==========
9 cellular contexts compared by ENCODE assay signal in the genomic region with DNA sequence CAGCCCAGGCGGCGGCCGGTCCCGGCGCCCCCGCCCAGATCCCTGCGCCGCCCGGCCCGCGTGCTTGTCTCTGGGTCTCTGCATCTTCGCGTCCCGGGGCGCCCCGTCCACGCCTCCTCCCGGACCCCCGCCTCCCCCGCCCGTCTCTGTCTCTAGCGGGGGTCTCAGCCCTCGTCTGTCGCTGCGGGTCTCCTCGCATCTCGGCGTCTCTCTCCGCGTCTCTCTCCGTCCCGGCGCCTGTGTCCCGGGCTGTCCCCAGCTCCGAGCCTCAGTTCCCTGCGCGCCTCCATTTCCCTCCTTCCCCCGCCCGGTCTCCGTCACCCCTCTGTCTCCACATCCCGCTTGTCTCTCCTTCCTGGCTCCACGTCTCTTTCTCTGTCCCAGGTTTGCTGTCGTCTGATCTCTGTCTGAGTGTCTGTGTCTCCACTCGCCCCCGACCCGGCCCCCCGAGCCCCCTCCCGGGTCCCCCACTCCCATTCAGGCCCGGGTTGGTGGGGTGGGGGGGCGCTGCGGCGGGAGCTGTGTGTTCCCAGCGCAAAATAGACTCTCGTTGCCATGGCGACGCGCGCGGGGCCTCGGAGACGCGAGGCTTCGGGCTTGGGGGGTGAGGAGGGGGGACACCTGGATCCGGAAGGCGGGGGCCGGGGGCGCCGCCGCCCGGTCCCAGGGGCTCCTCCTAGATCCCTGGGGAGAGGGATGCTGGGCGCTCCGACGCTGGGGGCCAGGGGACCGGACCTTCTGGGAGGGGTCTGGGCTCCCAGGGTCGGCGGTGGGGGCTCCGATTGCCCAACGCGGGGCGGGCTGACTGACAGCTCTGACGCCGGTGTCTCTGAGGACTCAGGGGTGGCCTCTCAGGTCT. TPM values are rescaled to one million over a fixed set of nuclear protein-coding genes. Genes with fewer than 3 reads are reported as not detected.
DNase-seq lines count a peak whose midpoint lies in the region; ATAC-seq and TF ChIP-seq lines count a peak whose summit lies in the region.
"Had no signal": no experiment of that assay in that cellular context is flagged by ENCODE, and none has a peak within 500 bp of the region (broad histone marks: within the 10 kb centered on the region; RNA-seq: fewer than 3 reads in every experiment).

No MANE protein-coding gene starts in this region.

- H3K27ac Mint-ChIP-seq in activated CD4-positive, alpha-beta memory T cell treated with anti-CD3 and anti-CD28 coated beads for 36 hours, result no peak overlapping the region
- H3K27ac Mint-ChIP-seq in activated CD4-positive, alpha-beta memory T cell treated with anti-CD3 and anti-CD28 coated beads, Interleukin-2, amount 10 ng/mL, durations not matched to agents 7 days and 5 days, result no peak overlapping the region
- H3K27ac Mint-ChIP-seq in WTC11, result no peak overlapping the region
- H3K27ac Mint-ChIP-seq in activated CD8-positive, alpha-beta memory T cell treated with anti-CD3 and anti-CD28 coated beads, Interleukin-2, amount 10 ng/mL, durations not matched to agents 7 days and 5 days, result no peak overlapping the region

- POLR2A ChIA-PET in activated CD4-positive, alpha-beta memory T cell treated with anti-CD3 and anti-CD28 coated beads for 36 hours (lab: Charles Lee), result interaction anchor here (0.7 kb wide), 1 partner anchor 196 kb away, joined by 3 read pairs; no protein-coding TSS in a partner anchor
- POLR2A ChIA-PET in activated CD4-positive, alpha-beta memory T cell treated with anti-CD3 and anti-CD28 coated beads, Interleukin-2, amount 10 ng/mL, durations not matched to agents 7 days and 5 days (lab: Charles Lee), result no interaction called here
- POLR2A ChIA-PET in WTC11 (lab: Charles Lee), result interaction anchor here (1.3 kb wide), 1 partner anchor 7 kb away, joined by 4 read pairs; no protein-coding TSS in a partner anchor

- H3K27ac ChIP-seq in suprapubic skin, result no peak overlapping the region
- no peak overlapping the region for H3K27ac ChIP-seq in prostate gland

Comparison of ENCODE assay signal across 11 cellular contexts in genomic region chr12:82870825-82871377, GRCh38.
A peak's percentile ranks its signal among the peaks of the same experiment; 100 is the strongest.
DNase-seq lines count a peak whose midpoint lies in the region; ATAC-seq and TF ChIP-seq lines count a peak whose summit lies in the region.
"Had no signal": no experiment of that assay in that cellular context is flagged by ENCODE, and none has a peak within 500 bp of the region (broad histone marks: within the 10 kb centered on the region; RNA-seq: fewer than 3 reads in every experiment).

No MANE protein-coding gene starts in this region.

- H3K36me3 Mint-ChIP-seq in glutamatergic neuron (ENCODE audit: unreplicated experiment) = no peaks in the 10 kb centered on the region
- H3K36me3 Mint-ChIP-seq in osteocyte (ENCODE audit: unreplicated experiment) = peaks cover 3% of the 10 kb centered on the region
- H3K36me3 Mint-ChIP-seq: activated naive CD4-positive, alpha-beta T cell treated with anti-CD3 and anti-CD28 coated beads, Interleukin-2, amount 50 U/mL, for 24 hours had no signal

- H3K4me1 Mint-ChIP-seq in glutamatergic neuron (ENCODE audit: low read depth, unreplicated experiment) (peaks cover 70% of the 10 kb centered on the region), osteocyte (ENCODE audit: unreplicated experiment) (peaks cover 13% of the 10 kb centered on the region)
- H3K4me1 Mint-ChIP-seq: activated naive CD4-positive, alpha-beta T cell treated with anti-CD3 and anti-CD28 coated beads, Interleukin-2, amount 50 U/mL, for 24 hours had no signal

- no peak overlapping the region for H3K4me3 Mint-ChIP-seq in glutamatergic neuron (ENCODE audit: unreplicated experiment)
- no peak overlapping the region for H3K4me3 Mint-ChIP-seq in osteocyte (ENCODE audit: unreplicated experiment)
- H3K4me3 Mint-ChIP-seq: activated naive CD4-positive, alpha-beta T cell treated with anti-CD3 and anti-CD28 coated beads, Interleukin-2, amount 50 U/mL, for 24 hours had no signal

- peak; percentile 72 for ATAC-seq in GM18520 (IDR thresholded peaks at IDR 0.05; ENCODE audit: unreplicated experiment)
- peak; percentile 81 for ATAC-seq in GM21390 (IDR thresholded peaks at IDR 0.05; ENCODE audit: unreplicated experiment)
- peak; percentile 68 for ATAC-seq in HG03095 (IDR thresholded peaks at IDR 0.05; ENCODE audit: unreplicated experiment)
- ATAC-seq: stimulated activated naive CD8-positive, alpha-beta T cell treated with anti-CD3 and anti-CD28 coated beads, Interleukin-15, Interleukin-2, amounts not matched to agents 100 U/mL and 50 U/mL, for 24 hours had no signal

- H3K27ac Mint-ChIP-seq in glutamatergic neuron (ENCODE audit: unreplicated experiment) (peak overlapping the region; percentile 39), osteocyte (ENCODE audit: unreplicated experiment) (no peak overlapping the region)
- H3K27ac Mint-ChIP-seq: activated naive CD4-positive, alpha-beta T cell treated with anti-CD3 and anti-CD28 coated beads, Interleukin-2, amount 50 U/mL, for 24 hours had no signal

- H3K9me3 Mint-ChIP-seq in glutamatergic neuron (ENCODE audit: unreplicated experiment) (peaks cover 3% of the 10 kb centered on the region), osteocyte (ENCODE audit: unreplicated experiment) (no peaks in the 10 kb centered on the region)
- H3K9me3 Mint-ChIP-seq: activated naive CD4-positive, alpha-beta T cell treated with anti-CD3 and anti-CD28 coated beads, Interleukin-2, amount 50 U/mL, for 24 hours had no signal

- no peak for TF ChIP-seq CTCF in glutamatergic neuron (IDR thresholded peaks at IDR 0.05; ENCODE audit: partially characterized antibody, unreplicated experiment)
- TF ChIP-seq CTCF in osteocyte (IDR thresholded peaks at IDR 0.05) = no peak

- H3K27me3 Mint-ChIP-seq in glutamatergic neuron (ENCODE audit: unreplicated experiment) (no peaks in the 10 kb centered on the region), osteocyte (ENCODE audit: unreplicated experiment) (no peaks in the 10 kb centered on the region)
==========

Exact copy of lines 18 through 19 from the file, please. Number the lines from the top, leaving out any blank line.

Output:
No MANE protein-coding gene starts in this region.

- H3K36me3 Mint-ChIP-seq in glutamatergic neuron (ENCODE audit: unreplicated experiment) = no peaks in the 10 kb centered on the region